Christopher Warton: Hi every­one. My name is Chris Wharton. I’m an Associate Professor of Nutrition here at Arizona State University. I’m also Interim Director of the School of Nutrition and Health Promotion. 

So let me start off by pro­vid­ing a brief descrip­tion of an oth­er­wise non­de­script day in the life of an aver­age American. This per­son gets up in the morn­ing, quick­ly gets ready then hops in the car for her twen­ty or so minute com­mute to the office. She stops by Starbucks, gets to the office, then sits down at her desk to work at her computer. 

Around mid­day she’s hun­gry, so she heads out to lunch at a near­by cafe. And comes back to the office to fin­ish up her work. After a pret­ty long day, she’s ready to head home. But you know, she’s tired. So she grabs some din­ner on the way home, then gets back, relax­es in front of the TV before head­ing off to bed. 

Now none of that sounds out of the ordi­nary, or con­cern­ing in any way. But, I con­tend, it’s com­plete­ly shock­ing. You see, we live in the Matrix. And if you remem­ber that movie, there’s a char­ac­ter Morpheus who offers to anoth­er char­ac­ter Neo a blue pill or a red pill. Take the blue pill, and go back to every­day life. Take the red pill, and see the world for what it actu­al­ly is. I’m offer­ing you the red pill.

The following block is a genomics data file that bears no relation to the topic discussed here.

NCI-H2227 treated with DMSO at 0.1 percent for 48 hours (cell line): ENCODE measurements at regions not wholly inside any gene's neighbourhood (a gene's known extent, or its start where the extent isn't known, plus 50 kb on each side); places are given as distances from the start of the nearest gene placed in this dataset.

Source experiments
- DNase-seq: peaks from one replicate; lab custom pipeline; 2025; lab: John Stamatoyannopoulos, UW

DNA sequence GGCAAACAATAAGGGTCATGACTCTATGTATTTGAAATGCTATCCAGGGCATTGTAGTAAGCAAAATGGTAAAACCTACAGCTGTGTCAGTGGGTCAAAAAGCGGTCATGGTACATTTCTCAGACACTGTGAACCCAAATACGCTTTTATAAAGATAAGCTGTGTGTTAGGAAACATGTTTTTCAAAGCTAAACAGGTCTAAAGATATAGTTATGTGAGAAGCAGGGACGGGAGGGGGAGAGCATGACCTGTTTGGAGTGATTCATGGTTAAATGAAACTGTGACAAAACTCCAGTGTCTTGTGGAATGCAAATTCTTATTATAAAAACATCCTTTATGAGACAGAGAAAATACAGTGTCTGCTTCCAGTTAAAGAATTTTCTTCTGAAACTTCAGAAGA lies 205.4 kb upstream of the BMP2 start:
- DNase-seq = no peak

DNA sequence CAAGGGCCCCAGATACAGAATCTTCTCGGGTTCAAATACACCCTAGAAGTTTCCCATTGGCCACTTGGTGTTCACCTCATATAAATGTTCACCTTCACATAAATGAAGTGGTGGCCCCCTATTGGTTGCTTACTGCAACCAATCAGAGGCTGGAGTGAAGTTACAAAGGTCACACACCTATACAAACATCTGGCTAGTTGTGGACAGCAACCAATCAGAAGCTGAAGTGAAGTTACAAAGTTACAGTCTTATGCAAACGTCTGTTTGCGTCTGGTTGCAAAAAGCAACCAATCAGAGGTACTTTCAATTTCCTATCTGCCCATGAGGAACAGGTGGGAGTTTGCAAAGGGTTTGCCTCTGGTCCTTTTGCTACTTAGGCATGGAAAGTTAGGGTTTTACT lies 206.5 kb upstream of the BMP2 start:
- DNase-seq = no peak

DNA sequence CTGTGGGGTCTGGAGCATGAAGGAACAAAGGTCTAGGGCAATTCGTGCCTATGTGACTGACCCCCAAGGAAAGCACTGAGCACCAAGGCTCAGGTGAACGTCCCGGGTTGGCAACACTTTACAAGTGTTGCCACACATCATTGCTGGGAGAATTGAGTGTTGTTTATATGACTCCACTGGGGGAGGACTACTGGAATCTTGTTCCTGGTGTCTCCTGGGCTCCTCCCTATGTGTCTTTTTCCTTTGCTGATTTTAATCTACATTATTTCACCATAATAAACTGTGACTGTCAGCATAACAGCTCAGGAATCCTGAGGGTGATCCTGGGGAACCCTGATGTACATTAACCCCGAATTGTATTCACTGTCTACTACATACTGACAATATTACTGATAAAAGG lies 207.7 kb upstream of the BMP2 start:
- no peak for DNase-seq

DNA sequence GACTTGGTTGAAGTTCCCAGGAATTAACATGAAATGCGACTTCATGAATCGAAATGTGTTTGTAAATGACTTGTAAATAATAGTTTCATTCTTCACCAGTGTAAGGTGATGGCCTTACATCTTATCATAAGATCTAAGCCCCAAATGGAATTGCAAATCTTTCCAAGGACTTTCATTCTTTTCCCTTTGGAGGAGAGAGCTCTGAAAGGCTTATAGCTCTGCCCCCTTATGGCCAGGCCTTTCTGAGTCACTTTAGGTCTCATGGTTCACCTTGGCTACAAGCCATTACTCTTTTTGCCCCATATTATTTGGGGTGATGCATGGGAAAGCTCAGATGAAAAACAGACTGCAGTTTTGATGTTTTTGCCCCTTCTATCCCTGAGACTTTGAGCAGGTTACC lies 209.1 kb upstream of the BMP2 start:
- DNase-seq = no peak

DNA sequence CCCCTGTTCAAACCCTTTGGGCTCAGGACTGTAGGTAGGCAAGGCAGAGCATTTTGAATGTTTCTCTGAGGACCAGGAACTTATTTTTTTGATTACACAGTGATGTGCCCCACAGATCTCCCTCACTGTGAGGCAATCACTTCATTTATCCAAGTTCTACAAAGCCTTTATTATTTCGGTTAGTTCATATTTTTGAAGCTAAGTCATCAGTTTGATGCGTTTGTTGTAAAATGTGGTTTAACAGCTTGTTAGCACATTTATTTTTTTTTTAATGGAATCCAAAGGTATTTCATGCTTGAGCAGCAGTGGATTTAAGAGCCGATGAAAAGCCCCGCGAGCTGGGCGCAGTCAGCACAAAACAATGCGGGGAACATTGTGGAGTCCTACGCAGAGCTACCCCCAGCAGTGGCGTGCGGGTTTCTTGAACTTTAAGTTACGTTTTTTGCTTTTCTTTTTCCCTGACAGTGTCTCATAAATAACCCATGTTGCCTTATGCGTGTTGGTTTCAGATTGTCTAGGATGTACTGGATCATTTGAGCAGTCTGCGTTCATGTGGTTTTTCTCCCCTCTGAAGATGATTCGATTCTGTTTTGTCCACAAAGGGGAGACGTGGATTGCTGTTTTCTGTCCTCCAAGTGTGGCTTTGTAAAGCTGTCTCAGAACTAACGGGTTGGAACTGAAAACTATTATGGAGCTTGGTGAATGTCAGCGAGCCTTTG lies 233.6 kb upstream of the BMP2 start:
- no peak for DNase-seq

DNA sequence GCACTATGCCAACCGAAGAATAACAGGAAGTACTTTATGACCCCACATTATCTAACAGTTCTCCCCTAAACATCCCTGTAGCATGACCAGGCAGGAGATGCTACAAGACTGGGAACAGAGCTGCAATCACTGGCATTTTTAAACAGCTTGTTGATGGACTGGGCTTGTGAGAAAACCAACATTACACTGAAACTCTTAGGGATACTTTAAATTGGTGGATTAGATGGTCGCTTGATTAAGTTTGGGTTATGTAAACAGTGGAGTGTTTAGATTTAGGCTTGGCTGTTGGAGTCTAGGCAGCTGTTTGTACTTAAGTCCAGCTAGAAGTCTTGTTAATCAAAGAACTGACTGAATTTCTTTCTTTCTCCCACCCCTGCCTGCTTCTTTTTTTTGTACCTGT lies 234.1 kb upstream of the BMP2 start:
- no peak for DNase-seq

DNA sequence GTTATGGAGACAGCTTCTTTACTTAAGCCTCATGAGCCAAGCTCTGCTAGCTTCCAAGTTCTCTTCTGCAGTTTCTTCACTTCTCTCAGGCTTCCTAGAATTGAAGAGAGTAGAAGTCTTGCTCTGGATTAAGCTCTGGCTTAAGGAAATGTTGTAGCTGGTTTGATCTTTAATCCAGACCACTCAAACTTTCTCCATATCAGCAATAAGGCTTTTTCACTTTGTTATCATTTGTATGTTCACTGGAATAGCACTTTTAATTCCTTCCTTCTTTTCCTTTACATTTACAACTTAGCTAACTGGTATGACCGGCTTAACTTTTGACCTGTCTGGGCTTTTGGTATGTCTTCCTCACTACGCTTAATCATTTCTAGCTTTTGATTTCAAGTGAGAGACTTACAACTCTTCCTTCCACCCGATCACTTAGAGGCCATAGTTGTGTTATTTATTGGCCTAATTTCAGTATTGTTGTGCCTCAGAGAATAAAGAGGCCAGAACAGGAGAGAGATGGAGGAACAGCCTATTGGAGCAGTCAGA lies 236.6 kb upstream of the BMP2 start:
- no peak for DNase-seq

And here’s what the red pill would show you. Americans spend more time in their cars then they do out­side. Watch thirty-five hours of tele­vi­sion a week. Spend more mon­ey on food away from the home than they do on gro­ceries. And, waste a third of the food pro­duced in the US. And that wast­ed food rep­re­sents $640 of lost val­ue at the house­hold lev­el annu­al­ly. And it rep­re­sents the third-largest source of man­made methane emis­sions at the nation­al level. 

The major­i­ty of Americans are also indebt­ed, have less than a thou­sand dol­lars of retire­ment sav­ings, and if faced with a $500 emer­gency would have to take out a loan or sell some­thing to man­age the cost. 

In oth­er words, we live in a world of wild, dam­ag­ing, unsus­tain­able excess. We’re sur­round­ed by unhealthy food options. We live in places built for cars, not for walk­ing or bik­ing. We’re buried in our screens 247. We face calls to buy stuff, end­less­ly. And we live in a con­sumer cul­ture that is depen­dent on the notion of disposal. 

But here’s the thing. These excess­es are so ful­ly nor­mal­ized, they so ful­ly meet our expec­ta­tions of how every­day life ought to look, that we no longer real­ly see them as exces­sive at all. They sim­ply hide in plain sight. As a result, we eat poor­ly, we move too lit­tle, we spend too much, we dam­age the envi­ron­ment along the way, and all of these as our default behaviors. 

So what’s been the response to this unfor­tu­nate sit­u­a­tion? Well, when it comes to almost any behav­ior change, spe­cial­ists often sug­gest this baby steps approach. Doing one lit­tle thing at a time, and then build­ing up slow­ly but sure­ly from there. And that’s prob­a­bly because that’s how we do our research. We take this reduc­tion­ist approach to behav­ior, like we would any oth­er type of exper­i­men­tal research.